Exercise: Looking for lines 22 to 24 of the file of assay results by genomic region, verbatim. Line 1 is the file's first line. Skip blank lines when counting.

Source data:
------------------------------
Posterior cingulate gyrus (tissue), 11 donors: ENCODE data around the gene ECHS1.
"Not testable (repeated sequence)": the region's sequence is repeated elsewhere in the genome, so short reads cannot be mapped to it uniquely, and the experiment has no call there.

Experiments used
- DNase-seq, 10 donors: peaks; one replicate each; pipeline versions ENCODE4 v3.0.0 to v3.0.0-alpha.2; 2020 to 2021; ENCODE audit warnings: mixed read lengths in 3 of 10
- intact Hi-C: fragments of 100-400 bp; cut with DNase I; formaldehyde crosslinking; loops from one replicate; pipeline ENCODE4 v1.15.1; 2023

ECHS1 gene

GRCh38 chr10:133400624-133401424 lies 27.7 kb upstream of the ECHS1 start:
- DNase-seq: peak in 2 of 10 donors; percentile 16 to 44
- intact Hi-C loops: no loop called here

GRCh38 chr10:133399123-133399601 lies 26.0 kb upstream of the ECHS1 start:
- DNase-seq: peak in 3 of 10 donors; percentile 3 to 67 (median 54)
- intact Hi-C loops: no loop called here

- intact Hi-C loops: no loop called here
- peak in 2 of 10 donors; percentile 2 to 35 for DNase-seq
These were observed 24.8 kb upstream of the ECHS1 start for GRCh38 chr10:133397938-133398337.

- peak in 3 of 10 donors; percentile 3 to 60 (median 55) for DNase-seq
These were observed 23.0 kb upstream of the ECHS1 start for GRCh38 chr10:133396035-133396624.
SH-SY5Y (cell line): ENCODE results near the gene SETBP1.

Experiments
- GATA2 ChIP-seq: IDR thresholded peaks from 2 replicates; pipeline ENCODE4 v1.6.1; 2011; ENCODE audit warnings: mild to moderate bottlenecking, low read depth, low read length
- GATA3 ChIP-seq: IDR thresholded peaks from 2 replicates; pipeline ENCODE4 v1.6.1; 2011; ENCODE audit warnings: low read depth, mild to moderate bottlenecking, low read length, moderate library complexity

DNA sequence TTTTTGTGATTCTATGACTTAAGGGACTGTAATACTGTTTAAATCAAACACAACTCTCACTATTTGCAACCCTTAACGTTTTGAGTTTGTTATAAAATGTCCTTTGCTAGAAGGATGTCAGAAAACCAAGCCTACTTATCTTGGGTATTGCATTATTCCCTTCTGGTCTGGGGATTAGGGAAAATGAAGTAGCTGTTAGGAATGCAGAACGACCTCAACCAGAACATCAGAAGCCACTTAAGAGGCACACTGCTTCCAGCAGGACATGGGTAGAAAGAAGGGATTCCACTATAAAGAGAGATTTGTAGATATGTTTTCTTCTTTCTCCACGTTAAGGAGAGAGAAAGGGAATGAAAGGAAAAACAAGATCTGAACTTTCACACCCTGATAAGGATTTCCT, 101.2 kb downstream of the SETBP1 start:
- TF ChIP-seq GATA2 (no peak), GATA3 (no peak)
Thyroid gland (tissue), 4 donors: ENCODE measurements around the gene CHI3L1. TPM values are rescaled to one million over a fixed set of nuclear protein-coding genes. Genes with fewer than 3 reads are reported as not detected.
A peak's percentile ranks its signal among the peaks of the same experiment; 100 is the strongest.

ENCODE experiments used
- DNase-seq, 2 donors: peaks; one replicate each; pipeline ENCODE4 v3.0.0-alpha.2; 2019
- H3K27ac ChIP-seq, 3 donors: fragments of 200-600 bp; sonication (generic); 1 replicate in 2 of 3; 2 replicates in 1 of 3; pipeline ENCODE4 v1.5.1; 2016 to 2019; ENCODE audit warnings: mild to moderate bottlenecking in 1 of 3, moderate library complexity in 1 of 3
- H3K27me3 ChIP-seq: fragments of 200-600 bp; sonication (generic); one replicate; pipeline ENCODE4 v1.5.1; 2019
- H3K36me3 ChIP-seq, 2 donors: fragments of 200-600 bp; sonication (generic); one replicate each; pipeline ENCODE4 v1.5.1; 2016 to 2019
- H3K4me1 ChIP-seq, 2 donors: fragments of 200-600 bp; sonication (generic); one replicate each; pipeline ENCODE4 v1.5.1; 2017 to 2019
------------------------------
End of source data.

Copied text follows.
DNA sequence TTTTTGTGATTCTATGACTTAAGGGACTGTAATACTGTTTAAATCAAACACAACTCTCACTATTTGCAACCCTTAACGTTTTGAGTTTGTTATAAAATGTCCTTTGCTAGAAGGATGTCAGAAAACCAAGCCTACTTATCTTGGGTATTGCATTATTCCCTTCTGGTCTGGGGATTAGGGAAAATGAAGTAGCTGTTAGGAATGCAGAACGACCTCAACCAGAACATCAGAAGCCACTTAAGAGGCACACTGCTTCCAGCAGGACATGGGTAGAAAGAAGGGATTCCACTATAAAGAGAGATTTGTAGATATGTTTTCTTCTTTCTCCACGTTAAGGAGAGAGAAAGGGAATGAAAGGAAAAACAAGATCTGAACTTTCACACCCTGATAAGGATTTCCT, 101.2 kb downstream of the SETBP1 start:
- TF ChIP-seq GATA2 (no peak), GATA3 (no peak)
Thyroid gland (tissue), 4 donors: ENCODE measurements around the gene CHI3L1. TPM values are rescaled to one million over a fixed set of nuclear protein-coding genes. Genes with fewer than 3 reads are reported as not detected.